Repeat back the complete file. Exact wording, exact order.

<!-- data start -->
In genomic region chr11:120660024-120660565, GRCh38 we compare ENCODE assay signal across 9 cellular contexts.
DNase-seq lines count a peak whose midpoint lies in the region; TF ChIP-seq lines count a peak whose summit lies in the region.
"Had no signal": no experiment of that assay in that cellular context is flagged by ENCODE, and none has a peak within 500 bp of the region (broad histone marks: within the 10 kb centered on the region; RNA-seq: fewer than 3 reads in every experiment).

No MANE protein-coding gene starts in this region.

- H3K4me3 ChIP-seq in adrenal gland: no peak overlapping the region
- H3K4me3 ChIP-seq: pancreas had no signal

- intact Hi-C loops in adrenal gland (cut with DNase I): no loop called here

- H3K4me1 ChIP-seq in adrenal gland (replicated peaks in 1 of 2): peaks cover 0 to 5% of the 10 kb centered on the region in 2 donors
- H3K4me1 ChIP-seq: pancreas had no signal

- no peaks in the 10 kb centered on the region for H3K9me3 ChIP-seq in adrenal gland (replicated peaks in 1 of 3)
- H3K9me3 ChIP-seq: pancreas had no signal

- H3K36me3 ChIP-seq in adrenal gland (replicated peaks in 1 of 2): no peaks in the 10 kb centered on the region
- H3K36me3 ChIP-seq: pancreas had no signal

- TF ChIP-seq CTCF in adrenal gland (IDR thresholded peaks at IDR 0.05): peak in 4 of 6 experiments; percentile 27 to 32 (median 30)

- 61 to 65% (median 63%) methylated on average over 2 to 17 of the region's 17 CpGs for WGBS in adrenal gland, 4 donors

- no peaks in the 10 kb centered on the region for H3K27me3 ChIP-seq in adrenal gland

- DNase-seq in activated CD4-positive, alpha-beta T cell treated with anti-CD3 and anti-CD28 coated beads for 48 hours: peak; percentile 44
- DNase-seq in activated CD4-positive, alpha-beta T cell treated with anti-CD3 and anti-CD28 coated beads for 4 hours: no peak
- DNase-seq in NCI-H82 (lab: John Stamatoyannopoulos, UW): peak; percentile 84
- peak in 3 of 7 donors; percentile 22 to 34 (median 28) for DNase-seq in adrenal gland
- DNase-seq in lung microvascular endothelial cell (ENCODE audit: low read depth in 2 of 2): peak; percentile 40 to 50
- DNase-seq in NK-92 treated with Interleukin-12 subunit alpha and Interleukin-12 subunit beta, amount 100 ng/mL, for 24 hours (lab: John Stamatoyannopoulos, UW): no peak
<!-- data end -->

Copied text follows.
In genomic region chr11:120660024-120660565, GRCh38 we compare ENCODE assay signal across 9 cellular contexts.
DNase-seq lines count a peak whose midpoint lies in the region; TF ChIP-seq lines count a peak whose summit lies in the region.
"Had no signal": no experiment of that assay in that cellular context is flagged by ENCODE, and none has a peak within 500 bp of the region (broad histone marks: within the 10 kb centered on the region; RNA-seq: fewer than 3 reads in every experiment).

No MANE protein-coding gene starts in this region.

- H3K4me3 ChIP-seq in adrenal gland: no peak overlapping the region
- H3K4me3 ChIP-seq: pancreas had no signal

- intact Hi-C loops in adrenal gland (cut with DNase I): no loop called here

- H3K4me1 ChIP-seq in adrenal gland (replicated peaks in 1 of 2): peaks cover 0 to 5% of the 10 kb centered on the region in 2 donors
- H3K4me1 ChIP-seq: pancreas had no signal

- no peaks in the 10 kb centered on the region for H3K9me3 ChIP-seq in adrenal gland (replicated peaks in 1 of 3)
- H3K9me3 ChIP-seq: pancreas had no signal

- H3K36me3 ChIP-seq in adrenal gland (replicated peaks in 1 of 2): no peaks in the 10 kb centered on the region
- H3K36me3 ChIP-seq: pancreas had no signal

- TF ChIP-seq CTCF in adrenal gland (IDR thresholded peaks at IDR 0.05): peak in 4 of 6 experiments; percentile 27 to 32 (median 30)

- 61 to 65% (median 63%) methylated on average over 2 to 17 of the region's 17 CpGs for WGBS in adrenal gland, 4 donors

- no peaks in the 10 kb centered on the region for H3K27me3 ChIP-seq in adrenal gland

- DNase-seq in activated CD4-positive, alpha-beta T cell treated with anti-CD3 and anti-CD28 coated beads for 48 hours: peak; percentile 44
- DNase-seq in activated CD4-positive, alpha-beta T cell treated with anti-CD3 and anti-CD28 coated beads for 4 hours: no peak
- DNase-seq in NCI-H82 (lab: John Stamatoyannopoulos, UW): peak; percentile 84
- peak in 3 of 7 donors; percentile 22 to 34 (median 28) for DNase-seq in adrenal gland
- DNase-seq in lung microvascular endothelial cell (ENCODE audit: low read depth in 2 of 2): peak; percentile 40 to 50
- DNase-seq in NK-92 treated with Interleukin-12 subunit alpha and Interleukin-12 subunit beta, amount 100 ng/mL, for 24 hours (lab: John Stamatoyannopoulos, UW): no peak